Score Parameters

The capability and performance of SMEs are measured based on seven parameters that vary across sectors.Generally the 7 parameters cover the following areas:  


1. Business performance

Business performance can be expressed in non-financial and financial terms.

Financial and marketplace performance is performance relative to measures of cost, revenue, and market position, including asset utilization, asset growth, and market share.

Customer-focused performance is performance relative to measures and indicators of customers’ perceptions, reactions, and behaviours.


2. Financial capabilities

Aggregate measures for financial return may include those of return on investment (ROI), operating margins, profitability, or profitability by market segment or customer group. Measures on financial viability may include those for liquidity, debt-to-equity ratio; days cash on hand, asset utilization, and cash flow.

Capital Intensity - indicates the amount of fixed assets allocated to each worker. If this trend is positive it indicates that the company had invested in fixed assets in order to improve performance, particularly in infrastructure, new machines, and technology.

Capital Productivity - Capital productivity reflects how efficient the fixed assets of a company were utilised to generate more value added to the products or services.

Labour Cost Competitiveness - This is defined as labour cost per employee. If the trend is positive, i.e., increasing, the company must ensure that growth in labour per employee is commensurate with higher value-added growth.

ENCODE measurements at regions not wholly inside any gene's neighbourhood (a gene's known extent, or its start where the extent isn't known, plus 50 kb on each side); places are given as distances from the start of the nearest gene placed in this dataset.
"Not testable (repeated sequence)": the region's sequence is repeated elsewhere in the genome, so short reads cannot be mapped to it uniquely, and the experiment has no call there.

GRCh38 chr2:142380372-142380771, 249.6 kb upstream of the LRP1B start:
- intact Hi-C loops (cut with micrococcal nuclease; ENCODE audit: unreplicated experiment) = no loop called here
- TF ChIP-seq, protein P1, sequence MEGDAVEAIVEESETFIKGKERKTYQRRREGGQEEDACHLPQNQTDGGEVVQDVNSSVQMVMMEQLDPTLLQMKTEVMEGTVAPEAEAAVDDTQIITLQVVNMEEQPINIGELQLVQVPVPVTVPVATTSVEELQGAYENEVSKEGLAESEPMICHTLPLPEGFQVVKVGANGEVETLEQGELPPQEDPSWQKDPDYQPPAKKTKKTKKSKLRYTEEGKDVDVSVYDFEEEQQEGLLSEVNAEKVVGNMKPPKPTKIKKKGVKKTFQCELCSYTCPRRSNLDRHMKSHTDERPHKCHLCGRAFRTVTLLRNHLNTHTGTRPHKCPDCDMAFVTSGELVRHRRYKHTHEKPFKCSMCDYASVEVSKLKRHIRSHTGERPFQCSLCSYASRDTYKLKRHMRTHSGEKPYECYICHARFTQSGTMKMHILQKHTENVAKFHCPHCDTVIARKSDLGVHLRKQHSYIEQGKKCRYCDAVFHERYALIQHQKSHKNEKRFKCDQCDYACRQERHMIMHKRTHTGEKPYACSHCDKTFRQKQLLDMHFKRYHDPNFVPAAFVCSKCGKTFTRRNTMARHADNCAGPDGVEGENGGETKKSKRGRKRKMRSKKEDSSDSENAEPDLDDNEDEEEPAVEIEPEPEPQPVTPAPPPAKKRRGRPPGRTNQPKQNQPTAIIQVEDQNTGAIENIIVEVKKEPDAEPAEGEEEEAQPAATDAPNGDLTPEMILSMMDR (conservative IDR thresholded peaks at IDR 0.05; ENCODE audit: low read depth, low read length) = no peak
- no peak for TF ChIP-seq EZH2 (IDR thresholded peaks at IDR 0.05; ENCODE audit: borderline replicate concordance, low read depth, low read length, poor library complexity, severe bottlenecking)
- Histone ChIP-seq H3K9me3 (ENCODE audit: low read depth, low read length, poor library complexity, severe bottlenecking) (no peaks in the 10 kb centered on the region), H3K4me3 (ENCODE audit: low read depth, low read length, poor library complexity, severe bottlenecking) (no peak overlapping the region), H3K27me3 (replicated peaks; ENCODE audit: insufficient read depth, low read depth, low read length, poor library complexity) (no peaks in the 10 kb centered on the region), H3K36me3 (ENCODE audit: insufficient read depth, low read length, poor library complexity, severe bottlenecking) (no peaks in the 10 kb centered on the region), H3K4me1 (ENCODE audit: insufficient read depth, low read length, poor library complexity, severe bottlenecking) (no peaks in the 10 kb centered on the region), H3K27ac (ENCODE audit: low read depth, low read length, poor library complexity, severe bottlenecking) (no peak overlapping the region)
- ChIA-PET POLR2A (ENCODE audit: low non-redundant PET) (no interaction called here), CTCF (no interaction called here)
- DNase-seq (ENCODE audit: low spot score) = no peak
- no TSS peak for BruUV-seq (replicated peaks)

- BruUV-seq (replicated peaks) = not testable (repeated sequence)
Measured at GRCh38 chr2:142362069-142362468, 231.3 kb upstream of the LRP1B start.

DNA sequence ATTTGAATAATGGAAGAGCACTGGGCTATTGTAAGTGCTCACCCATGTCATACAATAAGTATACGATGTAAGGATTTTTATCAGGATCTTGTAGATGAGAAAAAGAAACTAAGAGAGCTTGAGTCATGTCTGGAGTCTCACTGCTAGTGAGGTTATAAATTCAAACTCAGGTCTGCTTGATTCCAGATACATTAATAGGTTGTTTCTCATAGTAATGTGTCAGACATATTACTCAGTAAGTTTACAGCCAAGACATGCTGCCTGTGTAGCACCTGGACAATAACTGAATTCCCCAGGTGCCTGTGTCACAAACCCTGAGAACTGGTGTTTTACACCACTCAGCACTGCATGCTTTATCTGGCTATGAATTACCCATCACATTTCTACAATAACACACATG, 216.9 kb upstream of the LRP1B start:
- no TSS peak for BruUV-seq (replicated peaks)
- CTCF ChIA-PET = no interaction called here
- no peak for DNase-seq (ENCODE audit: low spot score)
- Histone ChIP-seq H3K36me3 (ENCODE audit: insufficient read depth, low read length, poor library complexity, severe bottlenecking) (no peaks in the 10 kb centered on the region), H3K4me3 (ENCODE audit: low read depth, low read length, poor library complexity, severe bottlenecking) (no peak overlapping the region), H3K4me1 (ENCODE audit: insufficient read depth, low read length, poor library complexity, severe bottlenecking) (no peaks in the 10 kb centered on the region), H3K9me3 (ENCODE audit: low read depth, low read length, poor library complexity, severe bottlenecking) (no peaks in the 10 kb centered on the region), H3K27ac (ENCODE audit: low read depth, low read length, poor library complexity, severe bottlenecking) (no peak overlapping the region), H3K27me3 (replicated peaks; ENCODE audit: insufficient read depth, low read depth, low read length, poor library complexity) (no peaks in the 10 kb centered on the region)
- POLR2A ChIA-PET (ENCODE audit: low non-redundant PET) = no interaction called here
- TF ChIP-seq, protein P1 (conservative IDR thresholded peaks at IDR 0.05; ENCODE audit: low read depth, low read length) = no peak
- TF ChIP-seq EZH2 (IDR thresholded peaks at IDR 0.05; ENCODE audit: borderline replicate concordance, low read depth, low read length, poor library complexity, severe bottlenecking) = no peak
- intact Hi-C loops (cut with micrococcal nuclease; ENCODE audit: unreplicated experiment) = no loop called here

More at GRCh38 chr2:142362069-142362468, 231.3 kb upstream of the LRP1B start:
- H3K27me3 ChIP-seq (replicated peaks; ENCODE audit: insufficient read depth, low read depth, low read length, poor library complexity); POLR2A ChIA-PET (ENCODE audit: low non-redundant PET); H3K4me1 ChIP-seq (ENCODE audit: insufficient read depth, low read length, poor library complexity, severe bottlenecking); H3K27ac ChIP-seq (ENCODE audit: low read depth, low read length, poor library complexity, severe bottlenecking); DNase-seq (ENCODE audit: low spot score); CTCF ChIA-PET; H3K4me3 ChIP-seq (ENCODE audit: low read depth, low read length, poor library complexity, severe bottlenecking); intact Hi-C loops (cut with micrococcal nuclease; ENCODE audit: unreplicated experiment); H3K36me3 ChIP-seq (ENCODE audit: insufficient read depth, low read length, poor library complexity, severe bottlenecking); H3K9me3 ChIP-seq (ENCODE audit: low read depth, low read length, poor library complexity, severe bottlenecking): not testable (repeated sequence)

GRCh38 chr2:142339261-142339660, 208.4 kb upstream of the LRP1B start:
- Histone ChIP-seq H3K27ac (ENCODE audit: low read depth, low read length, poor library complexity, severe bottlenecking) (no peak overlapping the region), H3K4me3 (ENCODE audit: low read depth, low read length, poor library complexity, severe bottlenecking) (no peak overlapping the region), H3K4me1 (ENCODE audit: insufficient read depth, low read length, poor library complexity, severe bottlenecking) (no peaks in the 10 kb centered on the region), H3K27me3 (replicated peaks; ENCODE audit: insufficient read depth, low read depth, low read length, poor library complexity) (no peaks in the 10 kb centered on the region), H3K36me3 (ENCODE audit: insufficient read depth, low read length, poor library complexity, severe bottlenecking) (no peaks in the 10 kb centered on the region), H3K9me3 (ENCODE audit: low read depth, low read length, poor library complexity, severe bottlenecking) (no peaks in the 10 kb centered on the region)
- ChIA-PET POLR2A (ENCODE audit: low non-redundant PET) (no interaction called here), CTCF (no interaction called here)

3. Technical capabilities

Deals with workforce capability and capacity; how the company assesses workforce capability and capacity needs, including the skills, competencies, certifications, and staffing levels needed to build a workforce environment conducive to high performance.


4. Production capability

Volume of products that can be generated by a production plant or enterprise in a given period by using current resources.


5. Innovation

Innovation is defined as making meaningful change to improve the company’s products, services, programs, processes, operations, and business model, with the purpose of creating new value for stakeholders. Innovation should lead the company to new dimensions of performance. Innovation requires a supportive environment, a process for identifying strategic opportunities, and the pursuit of intelligent risks.


6. Quality systems

Work processes are usually documented in standard operating procedure (SOP) manual which is one subject addressed in this particular area.

Work processes - The company’s most important internal value-creation processes. They may include product design, production, and delivery, customer support, supply-chain management, business, and support processes. They are the processes that involve the majority of the company’s workforce.

To improve process performance and reduce variability, the company may implement a Lean Enterprise System, Six Sigma methodology, use standards from the International Organization for Standardization (ISO; e.g., 9000 or 14000), Plan-Do-Check-Act (PDCA) methodology, decision sciences, or employ other process improvement tools.


7. Management capabilities

i. Management capability

Describes how effectively the management team puts into practice its combined competencies to deliver business results.

A high functioning management team will effectively harness its different abilities, preferences and strengths to meet the changing demands of the operating environment and achieve its outcomes.